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Chaffetz rails against uncontrolled government

SALT LAKE CITY — Trumpeting what has become a familiar theme this year, Congressman Jason Chaffetz, R-Utah, told state lawmakers the federal government is out of control.

Utah's freshman representative stopped by the state Legislature on Monday to deliver an update on his work in the nation's capitol and rail against federal spending and government bureaucracy.

While serving in Washington, D.C., still sends a "chill down (his) spine," Chaffetz said he worries about a lack of "fiscal discipline" among federal lawmakers.

"I am seriously concerned about the future of our nation and our inability to say 'no,'" he said. "We need to get the federal government out of our way and also get federal spending under control."

As current health care reform falters in Washington, Chaffetz said he credits President Barack Obama with tackling a tough issue, but Congress should focus on the "things we agree on" before working on divisive issues such as health care.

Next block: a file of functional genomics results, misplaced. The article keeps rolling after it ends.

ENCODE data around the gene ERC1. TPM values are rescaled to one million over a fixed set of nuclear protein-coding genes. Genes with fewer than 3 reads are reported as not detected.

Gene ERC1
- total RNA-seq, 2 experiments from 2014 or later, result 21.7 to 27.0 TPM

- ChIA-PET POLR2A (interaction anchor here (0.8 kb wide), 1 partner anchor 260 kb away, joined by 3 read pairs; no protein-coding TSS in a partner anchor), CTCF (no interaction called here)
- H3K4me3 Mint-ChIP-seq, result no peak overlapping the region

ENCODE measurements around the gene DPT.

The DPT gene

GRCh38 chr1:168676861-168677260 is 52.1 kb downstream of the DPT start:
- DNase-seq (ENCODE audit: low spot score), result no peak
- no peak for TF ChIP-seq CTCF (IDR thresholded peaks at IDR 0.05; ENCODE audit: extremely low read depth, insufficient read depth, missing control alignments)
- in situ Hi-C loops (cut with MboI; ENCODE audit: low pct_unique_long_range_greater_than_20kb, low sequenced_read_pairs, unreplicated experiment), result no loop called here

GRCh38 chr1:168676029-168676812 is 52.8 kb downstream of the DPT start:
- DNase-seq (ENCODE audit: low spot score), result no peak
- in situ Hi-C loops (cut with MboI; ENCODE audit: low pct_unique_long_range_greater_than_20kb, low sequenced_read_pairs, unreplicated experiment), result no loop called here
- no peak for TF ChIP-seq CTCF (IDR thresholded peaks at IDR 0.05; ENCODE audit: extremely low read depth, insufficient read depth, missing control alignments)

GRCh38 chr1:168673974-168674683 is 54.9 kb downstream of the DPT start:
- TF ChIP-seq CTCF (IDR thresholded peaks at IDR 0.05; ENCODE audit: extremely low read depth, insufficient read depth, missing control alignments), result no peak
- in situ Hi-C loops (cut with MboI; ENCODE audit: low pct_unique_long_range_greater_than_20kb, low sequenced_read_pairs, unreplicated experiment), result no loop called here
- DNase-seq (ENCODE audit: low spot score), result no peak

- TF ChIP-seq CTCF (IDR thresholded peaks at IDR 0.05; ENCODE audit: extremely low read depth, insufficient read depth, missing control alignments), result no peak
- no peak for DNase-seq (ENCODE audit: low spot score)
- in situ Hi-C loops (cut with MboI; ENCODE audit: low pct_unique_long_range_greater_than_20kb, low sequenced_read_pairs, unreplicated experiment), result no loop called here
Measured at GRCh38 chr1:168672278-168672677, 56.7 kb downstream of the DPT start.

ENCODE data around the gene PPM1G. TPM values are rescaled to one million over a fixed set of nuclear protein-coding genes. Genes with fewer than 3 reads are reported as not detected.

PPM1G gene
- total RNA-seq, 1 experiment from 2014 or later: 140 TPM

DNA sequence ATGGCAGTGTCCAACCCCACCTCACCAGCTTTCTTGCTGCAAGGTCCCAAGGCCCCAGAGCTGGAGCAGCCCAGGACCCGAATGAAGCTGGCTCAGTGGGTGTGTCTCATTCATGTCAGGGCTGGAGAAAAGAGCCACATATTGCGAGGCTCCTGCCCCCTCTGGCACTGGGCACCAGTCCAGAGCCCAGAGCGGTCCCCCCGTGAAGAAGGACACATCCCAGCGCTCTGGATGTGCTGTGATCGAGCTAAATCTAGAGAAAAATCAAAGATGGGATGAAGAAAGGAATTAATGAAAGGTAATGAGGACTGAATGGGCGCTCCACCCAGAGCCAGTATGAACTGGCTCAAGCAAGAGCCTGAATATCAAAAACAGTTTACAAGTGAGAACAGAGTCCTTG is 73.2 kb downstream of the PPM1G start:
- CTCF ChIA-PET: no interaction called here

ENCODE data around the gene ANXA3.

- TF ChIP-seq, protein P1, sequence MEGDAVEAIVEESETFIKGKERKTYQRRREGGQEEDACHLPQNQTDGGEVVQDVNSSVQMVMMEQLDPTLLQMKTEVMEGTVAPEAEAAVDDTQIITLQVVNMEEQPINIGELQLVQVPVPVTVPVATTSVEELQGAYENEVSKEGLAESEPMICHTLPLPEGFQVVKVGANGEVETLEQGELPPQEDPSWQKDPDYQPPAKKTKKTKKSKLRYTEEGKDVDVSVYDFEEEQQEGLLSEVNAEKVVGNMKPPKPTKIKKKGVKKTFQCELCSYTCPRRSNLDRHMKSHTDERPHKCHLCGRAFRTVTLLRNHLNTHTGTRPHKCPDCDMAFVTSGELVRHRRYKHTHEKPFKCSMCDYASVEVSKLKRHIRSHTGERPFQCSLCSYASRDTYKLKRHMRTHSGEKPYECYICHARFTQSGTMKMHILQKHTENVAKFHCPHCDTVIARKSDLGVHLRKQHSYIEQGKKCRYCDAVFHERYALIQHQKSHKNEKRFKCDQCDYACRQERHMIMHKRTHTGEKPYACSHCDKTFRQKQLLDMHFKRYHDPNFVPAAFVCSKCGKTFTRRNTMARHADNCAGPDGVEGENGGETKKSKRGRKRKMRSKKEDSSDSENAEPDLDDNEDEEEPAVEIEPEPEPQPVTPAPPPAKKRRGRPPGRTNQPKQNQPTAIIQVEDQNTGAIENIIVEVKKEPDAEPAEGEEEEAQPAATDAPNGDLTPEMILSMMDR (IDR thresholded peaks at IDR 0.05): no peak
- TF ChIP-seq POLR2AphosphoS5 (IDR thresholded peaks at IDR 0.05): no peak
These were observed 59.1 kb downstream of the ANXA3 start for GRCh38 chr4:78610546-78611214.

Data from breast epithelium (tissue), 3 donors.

Democrats "blew by people and didn't create something that was truly bipartisan," leading to a stalemate, he said.

Beyond health care, a glut of overpaid federal employees is draining tax dollars, he said.

"The retention rate is 70 percent higher in the federal government than the private sector, which indicates to me we're paying them too much because they don't want to leave," he said. Ultimately, he said, while jobs are the key to economic growth, they should be provided by private businesses.

Popping off a stream of statistics, Chaffetz said increases in the national debt ceiling over the past four years have added more than $1 trillion to the country's outstanding obligations, which are currently accruing interest at the rate of $660 million a day.

"I'm concerned about the viability of our nation and our inability to get this spending under control," he said.

Chaffetz outlined projects that he see as a priority in Utah, including the construction of a National Security Agency facility, a bill that would auction off unused federal land and a plan to compensate landowners for damage caused by federally managed wildfires.

The congressman also spoke out in support of state-based wolf management plans, a version of which is making its way through the Legislature.

To listen to Chaffetz's speech, go to

Contributing: Art Raymond